We thank the person issuing the invited report for the careful reading of the paper and the insightful comments and suggestions. Yes, there is a clear connection to geometric phases, which was already briefly discussed in an earlier publication on the general topic (Reference 1 of the submitted manuscript), but, the referee is right, the connection was not made in this submission for the particular expressions in it, and it would be useful for the reader. There is a parallelism in formalism, although the geometric characterisation mentioned by the referee refers to the wavefunction(s) describing the state of the system, while the one in our work relates to the manifold given by the evolving basis set (as opposed to evolving eigenstates). We will add a brief discussion.
The further minor clarifications will also be added as requested, since they will indeed add clarity to the text. Thanks.
Author: Emilio Artacho on 20211003 [id 1799]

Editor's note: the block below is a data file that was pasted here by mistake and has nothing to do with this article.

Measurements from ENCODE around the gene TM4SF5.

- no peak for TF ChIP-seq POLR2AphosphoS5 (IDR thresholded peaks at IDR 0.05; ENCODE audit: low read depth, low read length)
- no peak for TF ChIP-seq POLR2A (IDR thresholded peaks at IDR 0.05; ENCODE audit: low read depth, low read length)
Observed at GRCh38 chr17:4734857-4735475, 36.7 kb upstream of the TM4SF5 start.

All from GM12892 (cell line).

(in reply to Report 2 on 20211001)We thank the second referee for the careful reading of the manuscript. The clarifications requested are helpful and will be useful for readers.
It is a nomenclature choice. Yes, it would seem more consistent and possibly transparent as the referee suggests. We just saw that lower case v is inambiguous (no clashes within the paper) while capital V was used for the potential in the Lagrangian.
The D term discussed in Eq. (5) is <e^\mu  d_j e_\nu>, the derivative with respect to the position of nuclear coordinate j, there is no time derivative there. Actually, the D_t the referee mentions would become v_j D_j, and would indeed be velocity dependent. But the referee is probably referring to the expectation that, if the basis set does not move, one might not expect terms depending on such D_j derivatives, which happens to be right. There maybe more general ways to show that, but the one used after Eq. 5 is a simple one we could come up with.
Anonymous on 20211004 [id 1801]
(in reply to Emilio Artacho on 20211003 [id 1799])I apologize. This is my mistake.
There are 2 terms named "D", however with different indeces:
<e^\mu  d_t e_\nu> in Section II.A
<e^\mu  d_j e_\nu> in Section II.B
The paper is correct, even though the notations are a bit confusing here.